There's nothing wrong with cliche villains, but it depends on the style of film. Deadly bangers in a Stephen Segal movie? Sure, fine, whatever. Deadly bangers in a race relations parable about how we're all the same beautiful people? Completely undercuts any sense of realism. Since it's based on a true story, that's practically deadly.

So to compare both, A Serious Man is sad but full of cinematic skill and definitely unpredictable. It's dark and strange and funny. The Blind Side is fairly simplistic - let's give an underprovided kid some well-off rich people and everything will turn out okay - but it's so simplistic it's hard to get all that bothered by it.

One of these pictures is worth a Best Picture nomination. The other one isn't.

Albert DeSantis watches a lot of movies and TV and has been since childhood. More recently, he has written movie reviews for View Magazine in Hamilton for a few years (This may have warped his mind). The two best flicks ever are The Empire Strikes Back and Aliens. Both are sequels. Go Cats!

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By schmadrian (registered) | Posted March 16, 2010 at 09:38:39

I agree that 'The Blind Side' wasn't worthy of being nominated for Best Picture. (At least that's how I'm taking your article's thrust.) But as I've said elsewhere, it did what it was designed to do, it was what it was supposed to be: an uncomplicated tale that pushed certain buttons to accomplish a particular goal.

Not every film can be 'art'. And not every movie should be, either. I've argued that 'The Blind Side' could have been written entirely differently, that the focus could have been completely different, that it might have been filmed more as an 'indie', focusing on character and situation rather than an A+B=C story.

But it wasn't.

It is what it is.

It's a hamburger and fries with a milkshake on the side. It's not a six-course extravaganza, it never set out to be this, it never pretended to be that. It's not a particularly good sports film (in fact, save for Bullock's win, it'll be forgotten quickly); in fact, it's not a particularly good film, period. But it gets the job done that it set out to get done. And in a world of crap movie entertainment, that's actually a nice little accomplishment.

My wish for filmgoers would be that they 'render unto Caesar' a little more. Stop getting all pissy about genre films. Not everyone likes this food or that, but railing about them still being appreciated by others despite you not believing they're worthy of eating is...well...childish.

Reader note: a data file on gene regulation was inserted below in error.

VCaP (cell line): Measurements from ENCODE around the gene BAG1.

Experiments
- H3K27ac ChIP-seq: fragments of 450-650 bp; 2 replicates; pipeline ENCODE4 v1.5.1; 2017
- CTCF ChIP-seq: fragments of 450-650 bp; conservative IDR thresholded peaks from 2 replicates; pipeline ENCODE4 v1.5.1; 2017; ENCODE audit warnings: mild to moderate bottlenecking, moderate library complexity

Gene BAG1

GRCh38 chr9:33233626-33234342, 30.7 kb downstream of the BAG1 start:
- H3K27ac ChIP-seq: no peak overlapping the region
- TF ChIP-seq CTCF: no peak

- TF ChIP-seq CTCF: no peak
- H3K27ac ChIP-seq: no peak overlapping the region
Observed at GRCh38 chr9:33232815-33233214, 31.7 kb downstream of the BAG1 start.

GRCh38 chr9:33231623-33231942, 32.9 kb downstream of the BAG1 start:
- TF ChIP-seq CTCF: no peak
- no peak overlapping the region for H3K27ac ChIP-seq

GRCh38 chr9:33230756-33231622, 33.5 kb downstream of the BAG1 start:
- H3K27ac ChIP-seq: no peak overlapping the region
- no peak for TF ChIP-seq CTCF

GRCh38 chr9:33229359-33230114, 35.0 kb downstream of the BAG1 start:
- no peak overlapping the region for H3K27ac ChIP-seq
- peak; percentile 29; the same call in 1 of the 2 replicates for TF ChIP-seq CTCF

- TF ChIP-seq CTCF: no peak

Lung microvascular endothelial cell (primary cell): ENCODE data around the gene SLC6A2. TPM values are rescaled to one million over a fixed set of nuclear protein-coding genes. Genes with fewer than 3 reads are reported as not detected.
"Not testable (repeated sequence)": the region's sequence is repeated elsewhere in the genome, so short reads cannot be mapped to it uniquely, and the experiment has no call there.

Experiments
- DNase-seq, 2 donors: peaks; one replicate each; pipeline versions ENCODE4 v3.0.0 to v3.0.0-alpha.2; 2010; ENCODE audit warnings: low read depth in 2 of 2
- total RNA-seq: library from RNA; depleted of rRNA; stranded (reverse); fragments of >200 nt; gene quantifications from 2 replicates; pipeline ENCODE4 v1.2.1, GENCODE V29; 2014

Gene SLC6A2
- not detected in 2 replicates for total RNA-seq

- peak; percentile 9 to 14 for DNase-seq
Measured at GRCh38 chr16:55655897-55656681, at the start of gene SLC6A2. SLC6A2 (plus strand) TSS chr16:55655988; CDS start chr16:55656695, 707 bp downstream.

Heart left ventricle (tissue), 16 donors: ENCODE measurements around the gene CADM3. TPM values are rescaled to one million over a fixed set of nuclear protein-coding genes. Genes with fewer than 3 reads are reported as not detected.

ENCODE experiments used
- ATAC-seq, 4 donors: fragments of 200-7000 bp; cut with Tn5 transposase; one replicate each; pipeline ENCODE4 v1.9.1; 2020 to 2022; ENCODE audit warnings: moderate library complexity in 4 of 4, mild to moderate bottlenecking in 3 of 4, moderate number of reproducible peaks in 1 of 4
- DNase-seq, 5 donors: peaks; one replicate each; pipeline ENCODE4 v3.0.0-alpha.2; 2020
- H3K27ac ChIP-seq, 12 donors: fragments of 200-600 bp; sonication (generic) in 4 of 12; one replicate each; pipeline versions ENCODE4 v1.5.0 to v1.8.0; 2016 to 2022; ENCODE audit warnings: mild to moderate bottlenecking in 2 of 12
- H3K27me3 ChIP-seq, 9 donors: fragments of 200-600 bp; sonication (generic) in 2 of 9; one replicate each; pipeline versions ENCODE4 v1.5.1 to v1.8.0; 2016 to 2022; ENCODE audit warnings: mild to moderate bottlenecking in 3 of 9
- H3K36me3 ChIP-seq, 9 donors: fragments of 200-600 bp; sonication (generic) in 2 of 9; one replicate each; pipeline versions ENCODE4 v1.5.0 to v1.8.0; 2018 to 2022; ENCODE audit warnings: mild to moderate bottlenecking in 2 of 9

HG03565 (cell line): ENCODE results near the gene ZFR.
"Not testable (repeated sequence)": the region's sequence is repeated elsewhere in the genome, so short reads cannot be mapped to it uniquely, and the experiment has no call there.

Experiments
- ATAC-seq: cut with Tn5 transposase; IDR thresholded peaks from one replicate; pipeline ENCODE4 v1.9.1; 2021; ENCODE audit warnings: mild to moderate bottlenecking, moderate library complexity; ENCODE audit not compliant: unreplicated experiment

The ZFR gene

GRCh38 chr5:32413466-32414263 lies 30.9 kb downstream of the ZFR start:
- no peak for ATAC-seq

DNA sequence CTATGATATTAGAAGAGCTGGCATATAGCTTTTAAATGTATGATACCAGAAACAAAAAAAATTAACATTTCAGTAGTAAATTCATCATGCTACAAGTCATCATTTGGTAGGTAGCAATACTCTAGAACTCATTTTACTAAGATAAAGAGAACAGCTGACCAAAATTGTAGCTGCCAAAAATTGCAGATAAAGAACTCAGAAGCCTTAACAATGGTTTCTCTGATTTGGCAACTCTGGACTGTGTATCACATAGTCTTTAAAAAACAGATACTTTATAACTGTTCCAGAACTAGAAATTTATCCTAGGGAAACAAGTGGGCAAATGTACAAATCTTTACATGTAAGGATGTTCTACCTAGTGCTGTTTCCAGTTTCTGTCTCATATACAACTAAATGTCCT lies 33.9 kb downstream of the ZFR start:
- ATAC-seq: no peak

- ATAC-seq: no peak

(My wish for The Academy is that they go back to five nominees for Best Picture. Watering down anything is never a good idea.)

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By AlDeSantis (registered) | Posted March 18, 2010 at 00:52:33

I actually like the 10 nominee system because there are a hellova lot of movies out there and it does give exposure to a wide variety of films. This year we had two sci-fi films nominated, which would have been unheard of in the 5 movie system.

I don't hate Blind Side, I just think it's really bland and, save for the odd decent bit, kinda lame and there are certainly other films that could have been slotted in it's place for a nomination: (500) Days of Summer, the criminally overlooked documentary Anvil!: The Story of Anvil (which is about a metal band from Ontario, whoo!), Bad Lieutenant: Port of Call New Orleans, In the Loop, Moon, or heck, even Star Trek if they wanted to go all out and get a mainstream picture that fired of all cylinders. I would have even taken movies that I only have minor quibbles with: The Road or The Informant. As I said, it's hard to get too riled up about Blind Side, but there are a bunch instead that should have gotten in instead.

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By schmadrian (registered) | Posted March 18, 2010 at 08:23:09

"I actually like the 10 nominee system because there are a hellova lot of movies out there and it does give exposure to a wide variety of films."

Except that...

The Oscars' mandate is not to 'expose' people to more product.

It's an internal, peer recognition event to which the public just happens to have been invited. It's not for us, it never has been for us...so really, the notion that going with a 10-nominee approach for Best Picture is a good marketing ploy just seems lame to me. (There are far better, more savoury ways to 'spread the word' than suddenly pulling a stunt like this.)

(Ask me what I'd to to improve the Oscars broadcast. Go on. Ask me. LOL)

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By Concession Stand (anonymous) | Posted March 19, 2010 at 06:44:58

At first I was all like, "Whoa, a movie reviewer who doesn't bother to see the new Coen brothers movie on opening weekend." (It played at Westdale.) But I did some investimigation and it turns out you're a curious bird. Going by your reportage at viewmag.com, you seem to favour the big opener on any given weekend (proven again by your "best flicks ever"). In other words, stuff that people will find without your help and see regardless of what you have to say about it. You're Michael Medved, in other words.

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By kevin (registered) | Posted March 19, 2010 at 18:55:14

Albert's Awesome. I've long been a fan of his reiviews in View; good writer with honest, thoughtful opinions. It's nice to see his work in RTH.

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By AlbertDeSantis (anonymous) | Posted March 19, 2010 at 20:30:19